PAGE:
CliniComp offers to drop lawsuit if VA conducts 'bona fide' assessment of its EHR

CliniComp, a San Diego-based EHR provider, offered to enter into a settlement with the U.S. Department of Veterans Affairs if the agency agrees to a review of the company's EHR, according to a Nov. 13 proposed settlement agreement obtained by Becker's Hospital Review.

CliniComp sued the VA after the agency tapped Cerner for its systemwide EHR in a no-bid contract in June. The lawsuit, filed in the U.S. Court of Federal Claims Aug. 18, alleges VA Secretary David Shulkin, MD, violated federal contracting law by announcing Cerner's contract without first conducting adequate market research.

A Court of Federal Claims judge dismissed the lawsuit Oct. 18. In an unsealed decision, U.S. Court of Federal Claims Judge Lydia Kay Griggsby said CliniComp lacked the experience necessary to compete for the VA contract, according to FCW. However, CliniComp officials have attempted to appeal the decision.

"We respectfully disagree with the judge's decision to not rule on the merits of the case," Chris Haudenschild, company founder, CEO and chairman of the board, told FCW in October via email. "We will appeal this decision, because the health of millions of veterans and billions of taxpayer dollars is at stake."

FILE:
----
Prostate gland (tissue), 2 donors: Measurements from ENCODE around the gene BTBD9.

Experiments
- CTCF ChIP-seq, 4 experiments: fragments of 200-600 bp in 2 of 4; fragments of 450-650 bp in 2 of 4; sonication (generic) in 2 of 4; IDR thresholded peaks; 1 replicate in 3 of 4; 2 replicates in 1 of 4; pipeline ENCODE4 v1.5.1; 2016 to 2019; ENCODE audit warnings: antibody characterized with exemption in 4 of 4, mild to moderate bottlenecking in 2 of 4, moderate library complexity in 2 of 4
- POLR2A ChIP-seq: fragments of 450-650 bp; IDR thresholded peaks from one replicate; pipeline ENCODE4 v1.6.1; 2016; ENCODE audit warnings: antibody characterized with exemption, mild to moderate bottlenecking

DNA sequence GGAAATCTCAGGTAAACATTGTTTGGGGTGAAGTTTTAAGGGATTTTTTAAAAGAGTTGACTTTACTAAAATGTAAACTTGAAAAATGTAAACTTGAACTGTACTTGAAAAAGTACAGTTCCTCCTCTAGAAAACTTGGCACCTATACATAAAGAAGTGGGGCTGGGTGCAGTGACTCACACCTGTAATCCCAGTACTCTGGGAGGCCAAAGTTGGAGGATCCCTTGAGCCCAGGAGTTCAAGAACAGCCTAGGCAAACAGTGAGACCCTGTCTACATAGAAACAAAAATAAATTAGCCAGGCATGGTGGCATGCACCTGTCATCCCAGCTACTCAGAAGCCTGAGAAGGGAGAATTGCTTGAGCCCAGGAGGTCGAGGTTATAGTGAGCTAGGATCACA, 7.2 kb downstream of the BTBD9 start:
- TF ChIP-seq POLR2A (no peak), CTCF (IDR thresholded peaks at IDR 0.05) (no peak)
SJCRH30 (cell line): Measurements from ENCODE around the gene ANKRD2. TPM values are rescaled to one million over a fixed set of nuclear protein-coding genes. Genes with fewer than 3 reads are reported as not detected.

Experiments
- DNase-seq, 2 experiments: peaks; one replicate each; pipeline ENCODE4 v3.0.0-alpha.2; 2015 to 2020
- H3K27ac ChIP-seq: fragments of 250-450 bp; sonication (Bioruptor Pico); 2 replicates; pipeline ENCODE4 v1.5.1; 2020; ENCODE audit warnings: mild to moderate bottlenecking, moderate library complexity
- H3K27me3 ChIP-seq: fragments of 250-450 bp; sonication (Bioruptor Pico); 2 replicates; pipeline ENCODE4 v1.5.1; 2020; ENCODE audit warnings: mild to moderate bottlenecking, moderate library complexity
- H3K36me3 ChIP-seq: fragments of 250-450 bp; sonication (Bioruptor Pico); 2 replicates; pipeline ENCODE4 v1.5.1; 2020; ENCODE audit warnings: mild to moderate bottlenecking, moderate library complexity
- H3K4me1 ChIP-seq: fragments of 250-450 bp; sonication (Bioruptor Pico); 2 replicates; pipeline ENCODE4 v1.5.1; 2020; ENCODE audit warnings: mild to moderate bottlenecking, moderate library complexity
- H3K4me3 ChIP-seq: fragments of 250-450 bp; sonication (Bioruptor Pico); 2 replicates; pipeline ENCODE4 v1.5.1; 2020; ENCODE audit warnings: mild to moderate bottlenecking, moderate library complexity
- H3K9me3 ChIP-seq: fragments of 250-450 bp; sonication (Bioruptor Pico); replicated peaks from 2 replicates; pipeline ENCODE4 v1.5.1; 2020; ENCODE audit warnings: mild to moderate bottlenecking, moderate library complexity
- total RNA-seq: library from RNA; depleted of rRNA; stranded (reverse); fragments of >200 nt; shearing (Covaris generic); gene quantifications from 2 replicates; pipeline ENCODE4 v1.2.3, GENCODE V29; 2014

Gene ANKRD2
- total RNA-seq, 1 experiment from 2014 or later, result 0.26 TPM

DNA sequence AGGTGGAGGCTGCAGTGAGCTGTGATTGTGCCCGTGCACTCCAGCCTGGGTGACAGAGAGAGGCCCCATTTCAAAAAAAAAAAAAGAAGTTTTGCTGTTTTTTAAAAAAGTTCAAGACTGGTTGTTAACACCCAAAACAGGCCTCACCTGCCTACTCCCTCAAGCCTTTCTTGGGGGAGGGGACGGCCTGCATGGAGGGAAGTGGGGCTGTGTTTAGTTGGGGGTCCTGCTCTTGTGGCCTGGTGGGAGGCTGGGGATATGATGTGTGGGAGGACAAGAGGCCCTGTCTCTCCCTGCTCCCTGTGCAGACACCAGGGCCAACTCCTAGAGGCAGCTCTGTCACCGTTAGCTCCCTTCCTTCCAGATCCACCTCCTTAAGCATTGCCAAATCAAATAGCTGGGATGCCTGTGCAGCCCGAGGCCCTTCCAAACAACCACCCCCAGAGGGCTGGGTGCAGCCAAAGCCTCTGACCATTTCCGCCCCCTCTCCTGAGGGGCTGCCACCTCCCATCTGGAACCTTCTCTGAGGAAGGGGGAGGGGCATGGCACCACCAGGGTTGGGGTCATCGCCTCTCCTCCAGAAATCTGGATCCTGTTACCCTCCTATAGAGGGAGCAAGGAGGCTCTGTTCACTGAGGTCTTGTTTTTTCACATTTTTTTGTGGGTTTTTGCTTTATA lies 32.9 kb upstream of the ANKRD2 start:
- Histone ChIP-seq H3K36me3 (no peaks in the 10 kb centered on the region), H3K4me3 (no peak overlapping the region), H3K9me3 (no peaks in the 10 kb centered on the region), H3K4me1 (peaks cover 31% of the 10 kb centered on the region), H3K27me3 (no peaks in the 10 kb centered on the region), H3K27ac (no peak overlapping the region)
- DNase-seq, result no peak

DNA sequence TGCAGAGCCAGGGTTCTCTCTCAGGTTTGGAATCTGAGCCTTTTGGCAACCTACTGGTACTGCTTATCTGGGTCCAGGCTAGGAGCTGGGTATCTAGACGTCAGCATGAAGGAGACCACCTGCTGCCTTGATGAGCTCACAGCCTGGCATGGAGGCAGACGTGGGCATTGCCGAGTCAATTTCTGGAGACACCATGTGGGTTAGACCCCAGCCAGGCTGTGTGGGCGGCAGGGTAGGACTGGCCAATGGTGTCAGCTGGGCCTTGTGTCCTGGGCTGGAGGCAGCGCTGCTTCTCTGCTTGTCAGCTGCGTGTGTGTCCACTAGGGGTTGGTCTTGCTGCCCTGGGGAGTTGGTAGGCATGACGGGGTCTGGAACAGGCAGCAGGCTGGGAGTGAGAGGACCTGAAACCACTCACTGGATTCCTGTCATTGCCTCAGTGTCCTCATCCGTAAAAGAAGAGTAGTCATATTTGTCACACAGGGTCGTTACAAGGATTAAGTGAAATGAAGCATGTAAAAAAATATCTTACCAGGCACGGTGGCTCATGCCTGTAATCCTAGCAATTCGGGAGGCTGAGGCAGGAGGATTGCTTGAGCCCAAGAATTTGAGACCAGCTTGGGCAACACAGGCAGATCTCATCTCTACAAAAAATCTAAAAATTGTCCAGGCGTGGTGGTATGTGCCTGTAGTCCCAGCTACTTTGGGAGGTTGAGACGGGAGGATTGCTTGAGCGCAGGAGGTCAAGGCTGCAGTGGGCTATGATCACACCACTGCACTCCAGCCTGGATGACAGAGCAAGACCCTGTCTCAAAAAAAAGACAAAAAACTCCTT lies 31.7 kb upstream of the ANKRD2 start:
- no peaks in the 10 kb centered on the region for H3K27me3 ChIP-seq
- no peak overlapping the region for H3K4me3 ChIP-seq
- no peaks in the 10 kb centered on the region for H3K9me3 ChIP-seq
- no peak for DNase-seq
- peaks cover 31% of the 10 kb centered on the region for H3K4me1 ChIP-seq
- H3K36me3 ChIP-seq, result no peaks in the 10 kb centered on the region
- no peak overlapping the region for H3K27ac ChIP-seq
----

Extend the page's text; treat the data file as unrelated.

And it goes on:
Under the proposed settlement agreement, CliniComp officials requested the U.S. General Services Administration's Federal Systems Integration and Management Center conduct a benchmark test to determine whether CliniComp's commercial EHR product meets the necessary level of interoperability.

The benchmark test "will provide CliniComp with a bona fide opportunity to demonstrate to the VA … that its advanced technology can achieve a high level of interoperability between VA and [U.S. Department of Defense] EHRs," according to the proposed settlement agreement.

CliniComp officials said it would dismiss its appeal with the U.S. Court of Appeals for the Federal Circuit with prejudice if the VA executes the settlement agreement.

"As has been the case from the start, all CliniComp has been asking for is a chance to compete," Mr. Haudenschild said in an emailed statement to Becker's Hospital Review Nov. 15. "With this step, we're asking for a free-to-taxpayers chance to prove our capabilities to the government, putting it in the hands of the non-partisan GSA to judge our technology and ultimately give us the opportunity to showcase what we know can be delivered cheaper, faster and better than the alternative."

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